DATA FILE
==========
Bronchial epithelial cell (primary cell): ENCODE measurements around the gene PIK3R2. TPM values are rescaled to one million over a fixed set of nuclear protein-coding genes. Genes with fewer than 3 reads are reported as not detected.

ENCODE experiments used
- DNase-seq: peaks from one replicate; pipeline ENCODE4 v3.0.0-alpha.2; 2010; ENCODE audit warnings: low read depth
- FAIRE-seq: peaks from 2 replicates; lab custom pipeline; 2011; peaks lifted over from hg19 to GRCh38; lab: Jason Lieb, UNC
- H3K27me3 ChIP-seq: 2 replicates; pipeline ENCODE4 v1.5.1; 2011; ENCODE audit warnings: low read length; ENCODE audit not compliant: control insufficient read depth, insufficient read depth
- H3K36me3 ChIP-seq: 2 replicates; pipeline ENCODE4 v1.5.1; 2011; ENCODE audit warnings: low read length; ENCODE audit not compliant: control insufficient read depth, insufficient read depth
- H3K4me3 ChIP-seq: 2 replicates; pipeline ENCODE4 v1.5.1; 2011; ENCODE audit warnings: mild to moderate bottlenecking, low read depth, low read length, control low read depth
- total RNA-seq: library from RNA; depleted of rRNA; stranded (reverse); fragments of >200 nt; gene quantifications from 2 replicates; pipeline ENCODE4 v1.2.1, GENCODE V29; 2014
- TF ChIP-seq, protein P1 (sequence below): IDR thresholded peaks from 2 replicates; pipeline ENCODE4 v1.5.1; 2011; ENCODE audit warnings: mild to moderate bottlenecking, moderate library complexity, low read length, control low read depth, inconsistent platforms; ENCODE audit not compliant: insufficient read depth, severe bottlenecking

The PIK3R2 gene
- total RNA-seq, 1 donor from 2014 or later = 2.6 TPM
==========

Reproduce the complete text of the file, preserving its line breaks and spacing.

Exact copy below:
Bronchial epithelial cell (primary cell): ENCODE measurements around the gene PIK3R2. TPM values are rescaled to one million over a fixed set of nuclear protein-coding genes. Genes with fewer than 3 reads are reported as not detected.

ENCODE experiments used
- DNase-seq: peaks from one replicate; pipeline ENCODE4 v3.0.0-alpha.2; 2010; ENCODE audit warnings: low read depth
- FAIRE-seq: peaks from 2 replicates; lab custom pipeline; 2011; peaks lifted over from hg19 to GRCh38; lab: Jason Lieb, UNC
- H3K27me3 ChIP-seq: 2 replicates; pipeline ENCODE4 v1.5.1; 2011; ENCODE audit warnings: low read length; ENCODE audit not compliant: control insufficient read depth, insufficient read depth
- H3K36me3 ChIP-seq: 2 replicates; pipeline ENCODE4 v1.5.1; 2011; ENCODE audit warnings: low read length; ENCODE audit not compliant: control insufficient read depth, insufficient read depth
- H3K4me3 ChIP-seq: 2 replicates; pipeline ENCODE4 v1.5.1; 2011; ENCODE audit warnings: mild to moderate bottlenecking, low read depth, low read length, control low read depth
- total RNA-seq: library from RNA; depleted of rRNA; stranded (reverse); fragments of >200 nt; gene quantifications from 2 replicates; pipeline ENCODE4 v1.2.1, GENCODE V29; 2014
- TF ChIP-seq, protein P1 (sequence below): IDR thresholded peaks from 2 replicates; pipeline ENCODE4 v1.5.1; 2011; ENCODE audit warnings: mild to moderate bottlenecking, moderate library complexity, low read length, control low read depth, inconsistent platforms; ENCODE audit not compliant: insufficient read depth, severe bottlenecking

The PIK3R2 gene
- total RNA-seq, 1 donor from 2014 or later = 2.6 TPM